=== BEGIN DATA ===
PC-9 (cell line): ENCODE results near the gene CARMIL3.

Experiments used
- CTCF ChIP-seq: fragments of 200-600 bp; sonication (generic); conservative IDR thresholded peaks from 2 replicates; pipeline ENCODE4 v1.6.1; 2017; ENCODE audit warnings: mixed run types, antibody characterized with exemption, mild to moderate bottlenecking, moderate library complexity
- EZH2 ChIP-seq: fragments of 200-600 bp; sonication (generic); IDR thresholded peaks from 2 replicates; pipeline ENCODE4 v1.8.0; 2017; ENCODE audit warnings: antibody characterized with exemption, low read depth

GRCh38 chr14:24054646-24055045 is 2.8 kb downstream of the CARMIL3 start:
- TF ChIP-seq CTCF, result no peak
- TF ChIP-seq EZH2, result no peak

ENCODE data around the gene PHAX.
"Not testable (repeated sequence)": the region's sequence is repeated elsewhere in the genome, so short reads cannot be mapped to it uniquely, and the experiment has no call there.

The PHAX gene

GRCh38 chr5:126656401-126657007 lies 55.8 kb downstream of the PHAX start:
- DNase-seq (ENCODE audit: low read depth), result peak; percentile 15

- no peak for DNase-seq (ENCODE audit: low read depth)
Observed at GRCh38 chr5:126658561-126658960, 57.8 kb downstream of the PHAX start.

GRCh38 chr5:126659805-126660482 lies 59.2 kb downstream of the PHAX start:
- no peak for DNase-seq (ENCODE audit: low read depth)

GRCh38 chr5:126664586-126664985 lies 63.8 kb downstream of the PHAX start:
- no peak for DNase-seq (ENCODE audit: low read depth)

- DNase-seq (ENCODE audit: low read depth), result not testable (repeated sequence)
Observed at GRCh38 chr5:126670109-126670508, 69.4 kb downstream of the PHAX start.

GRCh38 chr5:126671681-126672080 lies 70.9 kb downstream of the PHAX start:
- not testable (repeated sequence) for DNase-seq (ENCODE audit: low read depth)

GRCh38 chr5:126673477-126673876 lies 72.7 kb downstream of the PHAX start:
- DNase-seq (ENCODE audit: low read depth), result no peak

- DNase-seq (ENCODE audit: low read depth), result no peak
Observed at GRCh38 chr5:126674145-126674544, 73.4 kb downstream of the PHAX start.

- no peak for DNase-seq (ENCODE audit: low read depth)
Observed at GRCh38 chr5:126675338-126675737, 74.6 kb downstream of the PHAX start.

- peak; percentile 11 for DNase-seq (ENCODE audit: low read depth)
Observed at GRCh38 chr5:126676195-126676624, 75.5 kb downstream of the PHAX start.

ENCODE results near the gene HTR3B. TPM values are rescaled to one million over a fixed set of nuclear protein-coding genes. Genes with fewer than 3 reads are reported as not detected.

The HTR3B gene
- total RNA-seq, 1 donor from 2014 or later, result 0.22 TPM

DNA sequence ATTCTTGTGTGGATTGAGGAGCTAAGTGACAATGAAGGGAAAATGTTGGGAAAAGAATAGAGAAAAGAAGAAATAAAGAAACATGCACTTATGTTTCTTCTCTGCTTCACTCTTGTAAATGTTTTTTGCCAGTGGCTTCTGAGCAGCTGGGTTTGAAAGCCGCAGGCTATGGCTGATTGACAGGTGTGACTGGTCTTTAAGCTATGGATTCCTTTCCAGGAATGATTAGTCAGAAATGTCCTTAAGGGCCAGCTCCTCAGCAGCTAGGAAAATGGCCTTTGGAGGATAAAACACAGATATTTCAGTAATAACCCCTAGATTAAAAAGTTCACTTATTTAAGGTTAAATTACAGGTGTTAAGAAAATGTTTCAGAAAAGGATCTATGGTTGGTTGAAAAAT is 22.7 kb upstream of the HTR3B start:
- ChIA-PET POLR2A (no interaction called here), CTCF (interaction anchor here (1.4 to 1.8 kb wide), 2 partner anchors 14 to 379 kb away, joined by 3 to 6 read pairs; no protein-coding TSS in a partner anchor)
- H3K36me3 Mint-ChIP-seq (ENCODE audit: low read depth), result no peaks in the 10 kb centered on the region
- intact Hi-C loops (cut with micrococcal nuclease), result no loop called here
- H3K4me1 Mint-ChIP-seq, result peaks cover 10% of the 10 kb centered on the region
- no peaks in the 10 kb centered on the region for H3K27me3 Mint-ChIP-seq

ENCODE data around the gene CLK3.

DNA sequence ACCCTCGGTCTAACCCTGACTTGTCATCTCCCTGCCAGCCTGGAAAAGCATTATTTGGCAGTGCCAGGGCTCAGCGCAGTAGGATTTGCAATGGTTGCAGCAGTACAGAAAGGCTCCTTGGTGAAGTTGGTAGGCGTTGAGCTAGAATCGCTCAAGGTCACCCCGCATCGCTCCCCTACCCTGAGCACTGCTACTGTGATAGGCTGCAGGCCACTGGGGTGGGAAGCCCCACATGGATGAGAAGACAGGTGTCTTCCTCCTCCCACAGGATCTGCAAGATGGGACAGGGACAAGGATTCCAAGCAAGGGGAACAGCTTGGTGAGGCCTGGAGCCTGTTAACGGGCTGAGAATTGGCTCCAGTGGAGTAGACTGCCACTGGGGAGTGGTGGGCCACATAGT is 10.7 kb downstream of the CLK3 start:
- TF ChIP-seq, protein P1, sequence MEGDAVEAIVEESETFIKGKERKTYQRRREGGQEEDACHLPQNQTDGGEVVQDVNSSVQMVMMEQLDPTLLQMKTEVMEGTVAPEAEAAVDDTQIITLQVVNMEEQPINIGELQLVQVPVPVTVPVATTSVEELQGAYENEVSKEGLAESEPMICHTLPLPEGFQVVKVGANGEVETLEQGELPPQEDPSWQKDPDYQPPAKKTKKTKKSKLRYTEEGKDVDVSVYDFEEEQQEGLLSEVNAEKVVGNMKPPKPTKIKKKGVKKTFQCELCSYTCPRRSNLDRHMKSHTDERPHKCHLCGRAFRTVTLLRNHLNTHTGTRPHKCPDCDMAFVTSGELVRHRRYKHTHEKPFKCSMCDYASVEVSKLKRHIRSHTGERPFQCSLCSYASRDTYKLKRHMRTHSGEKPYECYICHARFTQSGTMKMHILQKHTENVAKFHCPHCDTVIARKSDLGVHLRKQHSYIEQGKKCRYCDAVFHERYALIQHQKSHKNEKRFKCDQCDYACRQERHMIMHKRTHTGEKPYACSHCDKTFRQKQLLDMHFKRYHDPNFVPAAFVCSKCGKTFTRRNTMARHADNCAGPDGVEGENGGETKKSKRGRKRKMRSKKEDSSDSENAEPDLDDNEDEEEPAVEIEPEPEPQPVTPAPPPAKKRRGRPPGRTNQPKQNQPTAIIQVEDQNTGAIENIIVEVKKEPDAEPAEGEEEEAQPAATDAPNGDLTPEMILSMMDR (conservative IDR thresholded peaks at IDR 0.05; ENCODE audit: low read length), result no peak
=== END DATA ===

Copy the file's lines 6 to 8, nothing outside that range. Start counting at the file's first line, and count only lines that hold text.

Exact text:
- TF ChIP-seq CTCF, result no peak
- TF ChIP-seq EZH2, result no peak

ENCODE data around the gene PHAX.